"The Human Experiment" doc says we're poisoning ourselves with everyday products
When you look at the number of unregulated chemicals that surround us in North America, it's not surprising we're sicker than ever - and that could be just the tip of the iceberg.
The Human Experiment is an excellent documentary that poses a very disturbing question:
“What if the greatest chemical disaster of our time didn’t involve oil spills or nuclear meltdowns? Instead, it was much lower levels of exposure, inflicted over several generations and affecting several generations.”
The film suggests that we in North America are slowly poisoning ourselves and subsequent generations through persistent chemical exposure. We are surrounded by toxic chemicals, from personal care products, furniture, and building materials to clothing, cleaning products, plastics, and pollution. The human body absorbs and retains these toxins and, while certain small doses of chemicals may do little harm, there is great cause for concern that the cumulative effect of all these chemicals is creating a population that’s sicker than ever.
The Human Experiment follows several women whose lives have been changed by chemical exposure. One was diagnosed with breast cancer, despite being a young, healthy athlete. One has a non-verbal brother with autism. Another has polycystic ovarian syndrome and struggles to get pregnant. A woman who works as a house cleaner became terribly sick from the chemicals, primarily bleach, that her employer made her use.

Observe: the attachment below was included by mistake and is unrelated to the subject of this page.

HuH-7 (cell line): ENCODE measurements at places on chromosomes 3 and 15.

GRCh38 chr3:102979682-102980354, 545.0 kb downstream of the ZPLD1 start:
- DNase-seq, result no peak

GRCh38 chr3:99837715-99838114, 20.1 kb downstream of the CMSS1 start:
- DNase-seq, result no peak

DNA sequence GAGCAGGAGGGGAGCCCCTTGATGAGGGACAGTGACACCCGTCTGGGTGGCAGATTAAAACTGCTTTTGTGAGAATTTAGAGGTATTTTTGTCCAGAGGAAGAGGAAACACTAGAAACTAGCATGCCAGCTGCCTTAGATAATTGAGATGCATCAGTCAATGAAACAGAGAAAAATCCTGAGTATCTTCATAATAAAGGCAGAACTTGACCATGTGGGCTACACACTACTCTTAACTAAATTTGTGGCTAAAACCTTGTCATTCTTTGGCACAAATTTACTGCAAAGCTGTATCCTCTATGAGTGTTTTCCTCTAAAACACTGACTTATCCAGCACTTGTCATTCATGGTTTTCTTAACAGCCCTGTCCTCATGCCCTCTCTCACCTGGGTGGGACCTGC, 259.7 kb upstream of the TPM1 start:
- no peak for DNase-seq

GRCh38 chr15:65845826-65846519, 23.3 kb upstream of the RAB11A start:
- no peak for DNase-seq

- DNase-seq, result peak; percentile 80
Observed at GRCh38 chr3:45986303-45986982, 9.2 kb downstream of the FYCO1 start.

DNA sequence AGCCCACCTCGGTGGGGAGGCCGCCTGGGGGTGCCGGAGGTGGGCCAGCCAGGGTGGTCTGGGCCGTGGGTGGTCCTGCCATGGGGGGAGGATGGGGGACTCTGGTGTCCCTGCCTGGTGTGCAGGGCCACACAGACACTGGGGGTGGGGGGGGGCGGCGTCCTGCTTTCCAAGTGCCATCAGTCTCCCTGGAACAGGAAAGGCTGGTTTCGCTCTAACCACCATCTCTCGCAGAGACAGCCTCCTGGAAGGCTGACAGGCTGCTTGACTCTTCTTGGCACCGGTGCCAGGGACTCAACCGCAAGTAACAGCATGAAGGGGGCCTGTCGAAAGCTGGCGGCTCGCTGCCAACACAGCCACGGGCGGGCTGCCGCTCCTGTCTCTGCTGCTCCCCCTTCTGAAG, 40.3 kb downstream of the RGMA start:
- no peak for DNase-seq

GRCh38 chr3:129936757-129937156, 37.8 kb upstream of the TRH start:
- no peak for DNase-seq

Many of the individuals featured in the film have become activists in the U.S. Congressional debate about whether or not to reform the archaic 1976 Toxic Substances Control Act, which requires a chemical to be proven dangerous before taking it off the market. The debate serves as a focal point for the film, and shows the clash between the American Chemistry Council (ACC) and the well-meaning senators who wish to pass the Chemical Safety Improvement Act.
The ACC, unsurprisingly, does not like The Human Experiment’s message. In response to the film’s initial release in 2013, it told ABCNews:
“[The film] paints an incomplete and distorted picture of current chemical regulation while ignoring the essential role that chemistry plays in making modern life safer, more convenient and more fulfilling.”
As long as safety is up for debate, any assurances of “convenience” and “fulfillment” coming from the ACC still don’t make me want to take any risks. The film reinforces many of the things I already know about chemical exposure and that I’ve written about for TreeHugger. Hopefully the film’s re-release will spur a greater number of people to action – to read labels, to learn which ingredients should be avoided, and to choose brands very carefully. There is a list of resources on the film’s website.
The Human Experiment was first released in 2013 and then re-launched in time for Earth Day of this year. It was produced by Emmy Award-winning journalists and filmmakers Dana Nachman and Don Hardy, and narrated by Sean Penn.